Terraform is an open-source “Infrastructure as Code” tool to provision resources in cloud or on-premise workloads like vmware, created by HashiCorp. We can write code with Terraforms language HashiCorp Configuration Language and then with just one command Terraform provisions resources that we declared in our code.
However, we already have so many IaC tools like Ansible, Chef, Puppet and SaltStack. What makes Terraform different from them is the ability to create immutable infrastructures. Immutable infrastructure means that, when there is a change to your Terraform codes, Terraform will be provisioning new resources and then removing the old ones. To illustrate this, assume the following scenario. You created your resources with Terraform, and now you want to install new software to your servers. You could change your Terraform files, and then, Terraform will create new resources with your specified software, after that it will destroy the old resources.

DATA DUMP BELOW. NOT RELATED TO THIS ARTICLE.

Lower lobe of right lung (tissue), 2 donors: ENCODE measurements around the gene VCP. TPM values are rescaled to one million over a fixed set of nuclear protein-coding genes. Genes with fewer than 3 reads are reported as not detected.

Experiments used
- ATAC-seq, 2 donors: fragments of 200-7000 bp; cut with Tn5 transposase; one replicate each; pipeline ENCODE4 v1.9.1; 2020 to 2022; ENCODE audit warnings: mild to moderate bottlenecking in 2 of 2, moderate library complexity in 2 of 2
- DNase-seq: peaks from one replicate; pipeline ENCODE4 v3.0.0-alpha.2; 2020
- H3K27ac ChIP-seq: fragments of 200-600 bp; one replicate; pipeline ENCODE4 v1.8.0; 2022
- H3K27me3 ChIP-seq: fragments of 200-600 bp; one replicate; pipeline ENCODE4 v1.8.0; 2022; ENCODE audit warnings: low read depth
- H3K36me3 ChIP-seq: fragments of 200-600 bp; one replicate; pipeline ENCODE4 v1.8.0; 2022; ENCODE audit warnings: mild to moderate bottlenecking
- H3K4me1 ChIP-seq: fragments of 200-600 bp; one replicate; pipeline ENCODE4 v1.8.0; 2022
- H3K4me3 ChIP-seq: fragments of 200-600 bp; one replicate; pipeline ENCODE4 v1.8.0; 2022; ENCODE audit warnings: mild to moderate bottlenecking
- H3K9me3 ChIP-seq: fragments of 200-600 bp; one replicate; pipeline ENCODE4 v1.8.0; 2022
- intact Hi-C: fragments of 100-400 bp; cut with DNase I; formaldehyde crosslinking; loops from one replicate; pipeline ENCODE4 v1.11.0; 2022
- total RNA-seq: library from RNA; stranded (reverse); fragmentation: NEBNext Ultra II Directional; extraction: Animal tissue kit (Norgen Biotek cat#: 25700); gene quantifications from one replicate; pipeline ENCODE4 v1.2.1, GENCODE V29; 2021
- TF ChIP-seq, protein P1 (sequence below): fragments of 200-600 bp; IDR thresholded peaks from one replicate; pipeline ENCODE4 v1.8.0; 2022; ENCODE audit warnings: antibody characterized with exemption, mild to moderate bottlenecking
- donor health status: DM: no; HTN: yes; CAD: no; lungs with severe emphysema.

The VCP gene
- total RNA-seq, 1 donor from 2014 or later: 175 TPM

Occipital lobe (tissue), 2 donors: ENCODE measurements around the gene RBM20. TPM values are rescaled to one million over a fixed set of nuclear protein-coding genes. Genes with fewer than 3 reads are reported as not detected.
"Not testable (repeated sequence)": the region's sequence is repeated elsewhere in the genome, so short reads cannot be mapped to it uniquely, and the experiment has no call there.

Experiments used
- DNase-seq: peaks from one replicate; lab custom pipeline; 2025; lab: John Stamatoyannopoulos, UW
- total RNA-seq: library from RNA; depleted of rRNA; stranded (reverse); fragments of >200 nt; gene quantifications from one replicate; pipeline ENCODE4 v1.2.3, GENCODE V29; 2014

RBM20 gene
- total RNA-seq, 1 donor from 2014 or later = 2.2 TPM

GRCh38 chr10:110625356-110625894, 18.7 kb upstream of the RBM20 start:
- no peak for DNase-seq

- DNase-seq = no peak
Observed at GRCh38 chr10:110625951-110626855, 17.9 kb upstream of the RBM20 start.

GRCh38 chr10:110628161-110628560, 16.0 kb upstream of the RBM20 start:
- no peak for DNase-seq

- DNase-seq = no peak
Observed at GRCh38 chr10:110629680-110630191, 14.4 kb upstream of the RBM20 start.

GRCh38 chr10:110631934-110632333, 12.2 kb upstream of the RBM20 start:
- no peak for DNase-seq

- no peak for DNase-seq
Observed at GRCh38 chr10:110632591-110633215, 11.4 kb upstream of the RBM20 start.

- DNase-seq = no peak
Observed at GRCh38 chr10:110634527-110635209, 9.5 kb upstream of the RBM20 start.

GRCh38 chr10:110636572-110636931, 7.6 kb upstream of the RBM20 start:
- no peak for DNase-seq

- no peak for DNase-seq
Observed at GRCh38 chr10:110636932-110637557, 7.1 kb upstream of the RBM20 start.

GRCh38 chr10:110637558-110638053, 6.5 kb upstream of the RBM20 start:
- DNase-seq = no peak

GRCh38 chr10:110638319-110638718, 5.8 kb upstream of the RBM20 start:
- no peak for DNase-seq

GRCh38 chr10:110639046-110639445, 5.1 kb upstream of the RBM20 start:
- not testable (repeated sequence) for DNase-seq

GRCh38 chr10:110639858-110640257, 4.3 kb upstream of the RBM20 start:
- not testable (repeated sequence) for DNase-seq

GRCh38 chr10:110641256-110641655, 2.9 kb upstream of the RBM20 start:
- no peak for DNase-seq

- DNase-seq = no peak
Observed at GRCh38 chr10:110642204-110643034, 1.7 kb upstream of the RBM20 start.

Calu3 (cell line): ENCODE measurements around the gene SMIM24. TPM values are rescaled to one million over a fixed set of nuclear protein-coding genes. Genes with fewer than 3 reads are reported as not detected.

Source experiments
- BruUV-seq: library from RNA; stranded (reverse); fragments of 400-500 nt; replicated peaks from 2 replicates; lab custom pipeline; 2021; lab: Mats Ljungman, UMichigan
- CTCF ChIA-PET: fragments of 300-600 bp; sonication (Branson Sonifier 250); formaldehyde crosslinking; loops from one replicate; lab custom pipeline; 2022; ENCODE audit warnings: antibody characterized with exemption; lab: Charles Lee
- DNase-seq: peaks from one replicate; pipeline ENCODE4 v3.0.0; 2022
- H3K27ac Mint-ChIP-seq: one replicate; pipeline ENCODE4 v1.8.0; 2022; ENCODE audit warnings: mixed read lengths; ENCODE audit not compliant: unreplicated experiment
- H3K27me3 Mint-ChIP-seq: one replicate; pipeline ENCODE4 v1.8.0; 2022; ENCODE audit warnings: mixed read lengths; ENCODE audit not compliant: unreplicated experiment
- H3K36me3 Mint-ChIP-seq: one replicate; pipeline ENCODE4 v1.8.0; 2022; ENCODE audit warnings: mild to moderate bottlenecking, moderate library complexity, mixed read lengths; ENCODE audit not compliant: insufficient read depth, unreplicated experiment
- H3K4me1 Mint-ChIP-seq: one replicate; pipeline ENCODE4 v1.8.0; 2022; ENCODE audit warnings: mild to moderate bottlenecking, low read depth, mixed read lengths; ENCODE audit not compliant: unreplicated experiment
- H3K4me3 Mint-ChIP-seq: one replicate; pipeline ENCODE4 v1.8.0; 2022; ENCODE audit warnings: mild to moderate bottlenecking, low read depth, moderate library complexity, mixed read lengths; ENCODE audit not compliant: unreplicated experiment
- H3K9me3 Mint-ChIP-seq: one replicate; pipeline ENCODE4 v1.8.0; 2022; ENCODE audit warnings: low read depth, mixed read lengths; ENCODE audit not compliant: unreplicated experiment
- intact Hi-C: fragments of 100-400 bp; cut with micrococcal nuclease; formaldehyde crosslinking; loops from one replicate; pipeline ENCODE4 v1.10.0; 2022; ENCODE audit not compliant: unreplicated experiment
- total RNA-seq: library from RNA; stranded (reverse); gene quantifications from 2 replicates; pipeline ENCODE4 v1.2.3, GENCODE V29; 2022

When you put your Terraform codes to your Version Control it even gets better because now, you will always be able to know the current status of your servers. You can even go further by applying your Terraform configuration in your CI/CD pipelines. With this, when you push a change to your Terraform configuration, your infrastructure will be provisioned with the instructions from your Terraform files in your VSC. Using these practices, you will have a version-controlled and automated infrastructure.